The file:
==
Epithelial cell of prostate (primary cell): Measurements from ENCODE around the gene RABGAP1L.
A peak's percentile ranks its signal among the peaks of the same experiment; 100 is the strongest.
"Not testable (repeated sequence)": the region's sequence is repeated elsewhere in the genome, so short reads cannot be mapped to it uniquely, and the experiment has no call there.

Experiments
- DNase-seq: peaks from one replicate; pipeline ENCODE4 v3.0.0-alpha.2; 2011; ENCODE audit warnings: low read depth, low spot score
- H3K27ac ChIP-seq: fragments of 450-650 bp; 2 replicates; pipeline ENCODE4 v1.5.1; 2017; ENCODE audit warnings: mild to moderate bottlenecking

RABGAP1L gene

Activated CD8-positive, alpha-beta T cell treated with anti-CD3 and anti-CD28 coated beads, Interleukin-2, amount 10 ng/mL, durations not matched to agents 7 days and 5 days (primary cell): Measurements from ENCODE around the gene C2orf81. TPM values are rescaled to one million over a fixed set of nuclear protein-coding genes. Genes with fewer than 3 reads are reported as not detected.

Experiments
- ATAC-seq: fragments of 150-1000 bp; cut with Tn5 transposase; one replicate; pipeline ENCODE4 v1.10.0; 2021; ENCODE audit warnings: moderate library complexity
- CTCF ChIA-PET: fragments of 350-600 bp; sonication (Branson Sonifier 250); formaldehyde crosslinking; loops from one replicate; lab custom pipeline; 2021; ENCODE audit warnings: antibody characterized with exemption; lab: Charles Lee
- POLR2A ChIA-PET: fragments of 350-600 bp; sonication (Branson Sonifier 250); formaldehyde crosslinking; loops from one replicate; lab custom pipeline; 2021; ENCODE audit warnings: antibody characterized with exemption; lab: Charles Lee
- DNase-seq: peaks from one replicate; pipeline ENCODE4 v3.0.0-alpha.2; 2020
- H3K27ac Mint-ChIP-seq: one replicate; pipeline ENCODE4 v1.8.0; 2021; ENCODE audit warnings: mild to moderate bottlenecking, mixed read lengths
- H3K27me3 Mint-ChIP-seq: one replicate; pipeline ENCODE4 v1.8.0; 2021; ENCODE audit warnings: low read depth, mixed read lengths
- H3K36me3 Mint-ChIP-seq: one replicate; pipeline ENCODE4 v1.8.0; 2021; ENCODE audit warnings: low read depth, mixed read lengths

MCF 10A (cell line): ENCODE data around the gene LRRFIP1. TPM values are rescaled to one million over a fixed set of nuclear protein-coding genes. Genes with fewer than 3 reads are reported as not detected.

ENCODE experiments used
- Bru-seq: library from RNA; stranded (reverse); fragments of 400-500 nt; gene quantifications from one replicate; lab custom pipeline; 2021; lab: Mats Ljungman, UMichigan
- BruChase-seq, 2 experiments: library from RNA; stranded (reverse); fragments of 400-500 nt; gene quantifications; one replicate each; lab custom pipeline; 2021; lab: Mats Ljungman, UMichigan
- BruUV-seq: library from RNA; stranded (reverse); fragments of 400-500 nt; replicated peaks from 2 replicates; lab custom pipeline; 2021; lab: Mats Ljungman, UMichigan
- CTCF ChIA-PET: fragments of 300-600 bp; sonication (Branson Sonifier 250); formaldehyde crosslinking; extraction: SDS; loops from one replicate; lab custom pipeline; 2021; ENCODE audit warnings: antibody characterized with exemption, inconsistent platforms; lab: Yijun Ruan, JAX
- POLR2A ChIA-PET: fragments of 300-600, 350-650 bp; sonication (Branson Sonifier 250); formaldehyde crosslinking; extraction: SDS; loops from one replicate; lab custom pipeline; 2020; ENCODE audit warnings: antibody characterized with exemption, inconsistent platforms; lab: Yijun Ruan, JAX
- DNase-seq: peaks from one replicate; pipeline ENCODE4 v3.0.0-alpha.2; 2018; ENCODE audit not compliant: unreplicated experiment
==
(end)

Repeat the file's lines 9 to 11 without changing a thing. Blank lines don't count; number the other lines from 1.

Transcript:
Experiments
- ATAC-seq: fragments of 150-1000 bp; cut with Tn5 transposase; one replicate; pipeline ENCODE4 v1.10.0; 2021; ENCODE audit warnings: moderate library complexity
- CTCF ChIA-PET: fragments of 350-600 bp; sonication (Branson Sonifier 250); formaldehyde crosslinking; loops from one replicate; lab custom pipeline; 2021; ENCODE audit warnings: antibody characterized with exemption; lab: Charles Lee